On November 9, 2023, at 9:05am EST and again at 11:36 am EST Duo's Engineering Team was alerted by monitoring to high latency affecting Duo Single Sign-On (SSO) authentication requests on multiple deployments. At 9:15am and again at 11:41am, the authentication request load and resulting latency triggered a rate limiter that rejects authentication requests above a threshold. Latency and rate limiting resulted in failed authentications for 919 Duo SSO customers. We identified the root cause to be a high volume of illegitimate traffic that sent SSO authentication requests repeatedly without completing authentication. Duo engineers blocked two IP addresses from which these incomplete requests originated, and implemented additional rate limiting to prevent another incident.
2023-11-09 9:05 Duo Site Reliability Engineering (SRE) was alerted by our monitoring systems of high latency leading to authentication failures.
2023-11-09 9:15 The IP address sending the invalid requests was blocked.
2023-11-09 9:26 The service was observed to be fully restored.
2022-11-09 9:48 Status page updated to Monitoring.
2023-11-09 10:15 Status page updated to Resolved.
2023-11-09 11:36 The same actor returned from another IP address causing more strain on the system
2023-11-09 11:41 The IP address sending the invalid requests was blocked.
2023-11-09 11:45 The service was observed to be fully restored again.
2023-11-09 13:46 A strict automatic blocking above a certain request threshold was put in place to prevent any future issues from illegitimate traffic.
2023-11-09 17:45 Another burst of invalid traffic hit our deployment, but the new rate limiting blocked the excess requests automatically and there was no impact to any legitimate authentication requests.
Details of the Incident
As stated above in the timeline we experienced two separate periods of time in which SSO authentication failures occurred. All illegitimate traffic during both periods had characteristics in common, leading us to conclude that a single actor was responsible for the load that caused detrimental health on our system. After five minutes, the latency caused by the excess load triggered rate limiters that reject requests above a threshold in an attempt to keep a deployment healthy. Approximately 90% of the authentication request failures seen during these two periods of time were caused by the rate limiter. The remainder of authentication request failures were caused by latency that resulted in requests timing out after one minute.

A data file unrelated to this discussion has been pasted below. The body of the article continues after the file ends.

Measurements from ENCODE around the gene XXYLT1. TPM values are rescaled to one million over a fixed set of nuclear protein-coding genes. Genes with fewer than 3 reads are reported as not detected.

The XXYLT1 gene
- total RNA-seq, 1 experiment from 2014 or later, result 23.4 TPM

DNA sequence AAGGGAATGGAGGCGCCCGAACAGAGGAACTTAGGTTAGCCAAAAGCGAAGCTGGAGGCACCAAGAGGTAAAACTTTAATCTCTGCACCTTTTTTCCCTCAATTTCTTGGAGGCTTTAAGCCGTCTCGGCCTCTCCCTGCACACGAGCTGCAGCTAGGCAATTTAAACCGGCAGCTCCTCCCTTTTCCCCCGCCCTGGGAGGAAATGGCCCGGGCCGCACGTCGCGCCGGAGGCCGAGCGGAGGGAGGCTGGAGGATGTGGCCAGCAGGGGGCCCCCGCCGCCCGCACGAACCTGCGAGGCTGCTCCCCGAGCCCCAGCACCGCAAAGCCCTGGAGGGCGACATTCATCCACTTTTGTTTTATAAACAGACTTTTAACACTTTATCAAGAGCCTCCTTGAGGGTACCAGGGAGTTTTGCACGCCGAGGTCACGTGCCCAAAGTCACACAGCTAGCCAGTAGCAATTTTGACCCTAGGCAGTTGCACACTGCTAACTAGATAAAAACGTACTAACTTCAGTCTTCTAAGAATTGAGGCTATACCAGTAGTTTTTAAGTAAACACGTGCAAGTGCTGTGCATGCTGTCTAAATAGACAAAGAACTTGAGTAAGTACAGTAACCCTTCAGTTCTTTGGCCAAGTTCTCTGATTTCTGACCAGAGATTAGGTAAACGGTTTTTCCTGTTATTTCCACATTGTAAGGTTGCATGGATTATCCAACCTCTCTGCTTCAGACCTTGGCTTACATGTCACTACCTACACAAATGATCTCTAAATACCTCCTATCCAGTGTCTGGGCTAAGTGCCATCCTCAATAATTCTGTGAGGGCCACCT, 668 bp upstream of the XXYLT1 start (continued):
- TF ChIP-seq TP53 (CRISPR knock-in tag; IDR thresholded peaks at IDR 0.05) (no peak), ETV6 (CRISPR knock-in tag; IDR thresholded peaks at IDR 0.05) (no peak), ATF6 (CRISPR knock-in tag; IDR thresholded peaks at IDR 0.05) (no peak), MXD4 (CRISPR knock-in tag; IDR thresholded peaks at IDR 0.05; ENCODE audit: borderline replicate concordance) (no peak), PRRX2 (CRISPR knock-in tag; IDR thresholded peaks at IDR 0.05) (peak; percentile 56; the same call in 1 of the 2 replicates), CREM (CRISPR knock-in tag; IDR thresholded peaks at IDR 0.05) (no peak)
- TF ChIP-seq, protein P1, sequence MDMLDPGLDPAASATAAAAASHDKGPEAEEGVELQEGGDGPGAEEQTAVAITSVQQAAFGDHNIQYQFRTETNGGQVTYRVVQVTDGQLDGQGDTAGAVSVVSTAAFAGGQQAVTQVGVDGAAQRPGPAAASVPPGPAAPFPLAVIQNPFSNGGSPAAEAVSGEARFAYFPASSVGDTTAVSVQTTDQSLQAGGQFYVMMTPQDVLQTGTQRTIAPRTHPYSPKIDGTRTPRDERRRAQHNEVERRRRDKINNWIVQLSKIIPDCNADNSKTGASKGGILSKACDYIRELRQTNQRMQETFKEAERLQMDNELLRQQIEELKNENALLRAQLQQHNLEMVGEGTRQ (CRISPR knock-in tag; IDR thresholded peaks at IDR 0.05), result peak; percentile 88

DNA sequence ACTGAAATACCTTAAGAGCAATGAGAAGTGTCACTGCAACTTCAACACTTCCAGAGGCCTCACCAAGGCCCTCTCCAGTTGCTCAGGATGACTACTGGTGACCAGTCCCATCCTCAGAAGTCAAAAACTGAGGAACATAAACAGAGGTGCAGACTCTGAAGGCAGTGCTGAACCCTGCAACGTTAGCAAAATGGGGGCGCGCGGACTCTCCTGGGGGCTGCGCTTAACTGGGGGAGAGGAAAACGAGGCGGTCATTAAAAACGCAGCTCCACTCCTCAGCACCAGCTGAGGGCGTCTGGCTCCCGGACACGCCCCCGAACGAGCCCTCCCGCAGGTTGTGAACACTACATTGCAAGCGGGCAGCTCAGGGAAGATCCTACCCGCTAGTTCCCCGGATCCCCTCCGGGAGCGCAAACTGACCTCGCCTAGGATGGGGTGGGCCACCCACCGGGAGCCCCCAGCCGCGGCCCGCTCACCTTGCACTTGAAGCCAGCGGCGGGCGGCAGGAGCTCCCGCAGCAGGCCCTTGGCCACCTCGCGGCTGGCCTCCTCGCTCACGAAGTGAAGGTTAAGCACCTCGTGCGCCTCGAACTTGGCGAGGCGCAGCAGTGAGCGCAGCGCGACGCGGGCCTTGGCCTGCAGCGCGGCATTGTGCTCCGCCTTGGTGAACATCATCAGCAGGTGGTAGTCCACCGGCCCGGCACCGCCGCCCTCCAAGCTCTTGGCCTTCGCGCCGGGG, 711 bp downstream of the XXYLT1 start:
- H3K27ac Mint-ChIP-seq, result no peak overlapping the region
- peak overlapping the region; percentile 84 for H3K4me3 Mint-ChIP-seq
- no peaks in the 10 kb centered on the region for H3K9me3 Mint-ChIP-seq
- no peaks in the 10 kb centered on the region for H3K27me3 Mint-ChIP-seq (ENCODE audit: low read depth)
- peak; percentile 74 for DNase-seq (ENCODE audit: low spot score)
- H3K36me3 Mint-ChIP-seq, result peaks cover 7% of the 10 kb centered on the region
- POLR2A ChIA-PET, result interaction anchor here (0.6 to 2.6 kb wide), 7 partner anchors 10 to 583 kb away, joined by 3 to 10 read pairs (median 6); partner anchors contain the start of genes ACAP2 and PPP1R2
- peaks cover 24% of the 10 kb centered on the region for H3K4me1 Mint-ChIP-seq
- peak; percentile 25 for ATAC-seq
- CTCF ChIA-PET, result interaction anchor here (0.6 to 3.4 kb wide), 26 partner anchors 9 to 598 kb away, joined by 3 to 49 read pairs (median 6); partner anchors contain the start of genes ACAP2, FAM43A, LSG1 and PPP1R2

How did Duo Resolve the incident
As a short term solution, Duo blocked two IP addresses where the bad activity was coming from. No legitimate authentication requests were observed from those two IP addresses.
To prevent similar loads of illegitimate activity, Engineering implemented an additional static rate limiter. The existing rate limiter dynamically started blocking requests when latency passed a certain threshold, but this new rate limiter is set to enforce whenever the number of requests passes a defined number that Duo sets. Later that evening the bad activity returned from yet another IP address but this new rate limiter automatically blocked the traffic and no legitimate authentications were lost in that timeframe.
919 Duo SSO customers had at least 1 user that was impacted.
What is Duo doing to prevent this in the future?
Engineering has already implemented an additional rate limiter to combat runaway requests that are happening against a single customer. The team has also tuned the existing backpressure rate limiter by shortening latency values to make it trigger sooner and therefore be more effective.
In addition, we are evaluating more rate limiting strategies. Duo will implement those in the coming weeks.
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